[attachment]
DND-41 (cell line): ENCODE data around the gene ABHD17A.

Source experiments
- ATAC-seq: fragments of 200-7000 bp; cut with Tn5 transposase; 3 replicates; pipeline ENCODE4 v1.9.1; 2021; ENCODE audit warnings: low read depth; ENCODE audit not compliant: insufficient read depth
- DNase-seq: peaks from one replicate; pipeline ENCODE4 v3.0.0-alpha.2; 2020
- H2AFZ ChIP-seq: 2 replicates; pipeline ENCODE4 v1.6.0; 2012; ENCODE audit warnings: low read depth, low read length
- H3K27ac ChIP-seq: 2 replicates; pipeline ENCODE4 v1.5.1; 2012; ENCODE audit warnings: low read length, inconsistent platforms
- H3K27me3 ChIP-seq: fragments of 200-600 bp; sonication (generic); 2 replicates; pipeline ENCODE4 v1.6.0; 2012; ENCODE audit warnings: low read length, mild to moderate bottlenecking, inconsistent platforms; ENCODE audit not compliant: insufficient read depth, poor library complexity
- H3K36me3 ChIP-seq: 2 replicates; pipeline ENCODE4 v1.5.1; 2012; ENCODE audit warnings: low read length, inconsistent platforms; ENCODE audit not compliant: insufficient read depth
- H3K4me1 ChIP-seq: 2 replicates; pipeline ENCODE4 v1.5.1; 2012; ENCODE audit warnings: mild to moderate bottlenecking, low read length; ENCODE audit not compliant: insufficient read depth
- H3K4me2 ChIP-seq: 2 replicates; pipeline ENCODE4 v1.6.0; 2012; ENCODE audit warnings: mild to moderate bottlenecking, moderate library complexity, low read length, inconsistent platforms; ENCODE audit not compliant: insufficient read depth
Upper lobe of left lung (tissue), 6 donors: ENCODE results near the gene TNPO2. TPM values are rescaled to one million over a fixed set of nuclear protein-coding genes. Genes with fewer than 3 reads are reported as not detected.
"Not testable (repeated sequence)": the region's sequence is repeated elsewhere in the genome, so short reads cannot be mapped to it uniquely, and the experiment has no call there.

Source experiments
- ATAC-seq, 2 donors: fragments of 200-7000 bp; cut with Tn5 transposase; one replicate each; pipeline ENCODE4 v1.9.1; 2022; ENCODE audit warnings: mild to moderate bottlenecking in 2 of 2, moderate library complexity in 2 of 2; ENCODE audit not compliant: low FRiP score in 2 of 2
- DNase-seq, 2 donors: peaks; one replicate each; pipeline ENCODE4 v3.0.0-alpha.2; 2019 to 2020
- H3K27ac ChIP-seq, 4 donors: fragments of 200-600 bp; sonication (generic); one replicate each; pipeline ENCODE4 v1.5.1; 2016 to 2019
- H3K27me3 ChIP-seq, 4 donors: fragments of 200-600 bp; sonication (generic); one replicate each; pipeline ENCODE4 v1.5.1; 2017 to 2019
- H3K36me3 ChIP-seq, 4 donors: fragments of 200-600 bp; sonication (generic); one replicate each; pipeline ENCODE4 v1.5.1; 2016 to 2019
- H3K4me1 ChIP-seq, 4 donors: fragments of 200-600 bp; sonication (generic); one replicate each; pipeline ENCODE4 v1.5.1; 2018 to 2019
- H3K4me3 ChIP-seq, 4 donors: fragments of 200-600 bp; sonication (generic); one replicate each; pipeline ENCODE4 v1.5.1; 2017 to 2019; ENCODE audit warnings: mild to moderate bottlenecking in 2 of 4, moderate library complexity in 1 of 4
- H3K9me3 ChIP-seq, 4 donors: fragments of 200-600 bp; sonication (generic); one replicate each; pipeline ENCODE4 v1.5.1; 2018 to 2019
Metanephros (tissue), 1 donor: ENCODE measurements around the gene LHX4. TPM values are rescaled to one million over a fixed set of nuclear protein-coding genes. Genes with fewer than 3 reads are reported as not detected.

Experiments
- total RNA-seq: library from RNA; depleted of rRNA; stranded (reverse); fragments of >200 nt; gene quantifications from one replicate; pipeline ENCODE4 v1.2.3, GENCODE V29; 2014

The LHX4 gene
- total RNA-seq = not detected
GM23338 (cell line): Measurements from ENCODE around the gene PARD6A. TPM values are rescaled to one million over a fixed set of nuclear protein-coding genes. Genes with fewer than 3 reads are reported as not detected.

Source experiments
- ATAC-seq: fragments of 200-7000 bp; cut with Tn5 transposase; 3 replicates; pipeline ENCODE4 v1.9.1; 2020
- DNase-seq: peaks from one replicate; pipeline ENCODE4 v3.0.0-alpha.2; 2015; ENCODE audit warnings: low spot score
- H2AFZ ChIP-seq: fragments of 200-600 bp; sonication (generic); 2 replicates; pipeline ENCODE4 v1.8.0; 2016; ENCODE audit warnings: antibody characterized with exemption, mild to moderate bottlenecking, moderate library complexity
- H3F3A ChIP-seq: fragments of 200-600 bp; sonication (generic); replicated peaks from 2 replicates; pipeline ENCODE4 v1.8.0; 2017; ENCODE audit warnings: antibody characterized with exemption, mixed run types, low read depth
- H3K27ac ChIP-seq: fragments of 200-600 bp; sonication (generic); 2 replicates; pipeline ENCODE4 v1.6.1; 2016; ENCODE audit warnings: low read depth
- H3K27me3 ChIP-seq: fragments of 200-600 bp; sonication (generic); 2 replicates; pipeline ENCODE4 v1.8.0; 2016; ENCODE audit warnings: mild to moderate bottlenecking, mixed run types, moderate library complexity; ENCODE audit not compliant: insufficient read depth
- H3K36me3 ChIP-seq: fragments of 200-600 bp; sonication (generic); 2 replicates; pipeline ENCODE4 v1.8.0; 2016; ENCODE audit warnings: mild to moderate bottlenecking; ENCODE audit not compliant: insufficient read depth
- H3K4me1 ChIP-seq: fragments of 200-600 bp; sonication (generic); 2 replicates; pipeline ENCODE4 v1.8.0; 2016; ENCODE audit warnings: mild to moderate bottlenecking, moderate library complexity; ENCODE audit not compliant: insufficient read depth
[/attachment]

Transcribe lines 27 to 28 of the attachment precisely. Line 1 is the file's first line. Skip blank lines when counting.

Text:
GM23338 (cell line): Measurements from ENCODE around the gene PARD6A. TPM values are rescaled to one million over a fixed set of nuclear protein-coding genes. Genes with fewer than 3 reads are reported as not detected.

Source experiments